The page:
It is, therefore, one aspect of the present invention to provide for an improved gaming device for entertainment while watching a sporting event on television.
It is another aspect of the present invention to provide for an improved gaming device that enables users to call their own penalties thereby counting the number of actual penalties in the game.
The aforementioned aspects and other objectives and advantages can now be achieved as described herein. A gaming device for enhancing a sporting event on television comprises an assembled unit loaded with a number of pins/flags and a remote control through which the unit receives radio/infrared signals in order to actuate the device. A right arm of the figurine is connected to a stepper motor and can be placed on top of the assembled unit. When the user depresses the button on the remote control the stepper motor makes one revolution and the hand portion of the arm makes contact with the pin/flag and ejects the pin/flag out of the assembled unit in order to signal rule infractions associated with a game. The device simply gives users the satisfaction of calling their own penalties, and or counts the number of actual penalties in the game.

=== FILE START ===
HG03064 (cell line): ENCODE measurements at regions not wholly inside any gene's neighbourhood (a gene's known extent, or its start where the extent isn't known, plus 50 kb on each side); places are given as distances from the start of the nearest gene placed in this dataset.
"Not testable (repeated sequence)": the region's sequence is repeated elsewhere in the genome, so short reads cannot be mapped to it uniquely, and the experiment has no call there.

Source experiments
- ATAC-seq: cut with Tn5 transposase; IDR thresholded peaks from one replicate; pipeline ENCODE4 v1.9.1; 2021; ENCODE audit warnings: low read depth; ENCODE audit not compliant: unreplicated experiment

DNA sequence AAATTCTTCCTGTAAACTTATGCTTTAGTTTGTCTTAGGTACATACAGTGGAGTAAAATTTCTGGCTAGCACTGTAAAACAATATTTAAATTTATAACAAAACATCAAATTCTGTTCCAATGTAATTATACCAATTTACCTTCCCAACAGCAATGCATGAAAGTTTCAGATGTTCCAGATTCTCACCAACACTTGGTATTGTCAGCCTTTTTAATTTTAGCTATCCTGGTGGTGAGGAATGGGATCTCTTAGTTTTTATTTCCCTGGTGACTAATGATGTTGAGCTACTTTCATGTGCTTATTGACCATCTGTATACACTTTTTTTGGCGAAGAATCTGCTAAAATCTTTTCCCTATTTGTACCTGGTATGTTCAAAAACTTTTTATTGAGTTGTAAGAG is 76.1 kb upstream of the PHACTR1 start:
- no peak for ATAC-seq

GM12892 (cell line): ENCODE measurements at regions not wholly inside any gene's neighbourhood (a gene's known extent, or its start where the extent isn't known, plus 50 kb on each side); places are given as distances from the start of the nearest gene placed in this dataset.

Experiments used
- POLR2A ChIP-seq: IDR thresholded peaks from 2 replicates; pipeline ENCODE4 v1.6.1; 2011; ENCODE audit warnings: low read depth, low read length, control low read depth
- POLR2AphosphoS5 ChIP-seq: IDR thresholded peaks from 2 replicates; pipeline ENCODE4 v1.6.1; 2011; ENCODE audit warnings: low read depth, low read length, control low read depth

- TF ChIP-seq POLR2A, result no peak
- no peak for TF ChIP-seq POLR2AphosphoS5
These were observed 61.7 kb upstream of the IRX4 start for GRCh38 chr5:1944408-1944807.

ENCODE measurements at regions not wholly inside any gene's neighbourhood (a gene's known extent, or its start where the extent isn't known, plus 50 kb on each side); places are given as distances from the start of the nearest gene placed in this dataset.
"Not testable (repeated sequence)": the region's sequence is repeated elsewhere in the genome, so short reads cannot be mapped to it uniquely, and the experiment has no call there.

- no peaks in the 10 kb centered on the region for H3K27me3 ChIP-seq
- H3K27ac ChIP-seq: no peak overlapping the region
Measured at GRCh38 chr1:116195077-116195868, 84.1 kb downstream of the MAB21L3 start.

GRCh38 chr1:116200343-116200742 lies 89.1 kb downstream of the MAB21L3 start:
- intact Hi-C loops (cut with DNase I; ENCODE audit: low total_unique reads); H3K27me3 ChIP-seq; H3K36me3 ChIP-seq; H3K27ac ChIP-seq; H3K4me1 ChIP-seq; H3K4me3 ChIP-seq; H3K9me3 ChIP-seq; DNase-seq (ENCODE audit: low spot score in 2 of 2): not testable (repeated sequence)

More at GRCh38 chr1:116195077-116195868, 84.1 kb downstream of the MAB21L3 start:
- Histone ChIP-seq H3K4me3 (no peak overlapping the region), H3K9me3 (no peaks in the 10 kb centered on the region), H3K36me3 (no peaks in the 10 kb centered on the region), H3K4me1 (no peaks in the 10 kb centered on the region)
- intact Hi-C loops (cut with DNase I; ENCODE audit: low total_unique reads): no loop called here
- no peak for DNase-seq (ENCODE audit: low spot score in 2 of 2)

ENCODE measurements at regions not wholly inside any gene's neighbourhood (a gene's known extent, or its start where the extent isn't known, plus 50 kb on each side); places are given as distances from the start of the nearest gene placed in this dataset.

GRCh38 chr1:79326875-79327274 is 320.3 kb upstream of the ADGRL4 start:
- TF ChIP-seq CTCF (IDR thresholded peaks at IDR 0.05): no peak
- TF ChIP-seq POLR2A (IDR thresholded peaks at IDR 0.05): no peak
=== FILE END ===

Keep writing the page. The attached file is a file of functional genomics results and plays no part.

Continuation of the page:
The right arm of the figurine possesses a 360-degree range of motion. A wireless controller receives the signals from the remote control to activate the stepper motor for a long enough time as to cause one revolution of the stepper motor. An antenna can be provided to receive a radio frequency signal from a remote control and/or an infrared receiver eye can receive infrared signals projected from a remote control. A resetting remote counter receives the signal from the remote control to keep count of activation of the assembled unit that corresponds to the rule infractions. A battery can energize the device by activating an on/off switch. Such a device exhibits utility in any sport wherein the occurrence of rules infraction of the game signaled by throwing a flag/pin onto the field of play or anything the user finds worthy of attention, on the television screen.
The accompanying figures, in which like reference numerals refer to identical or functionally-similar elements throughout the separate views and which are incorporated in and form a part of the specification, further illustrate the embodiments and, together with the detailed description, serve to explain the embodiments disclosed herein.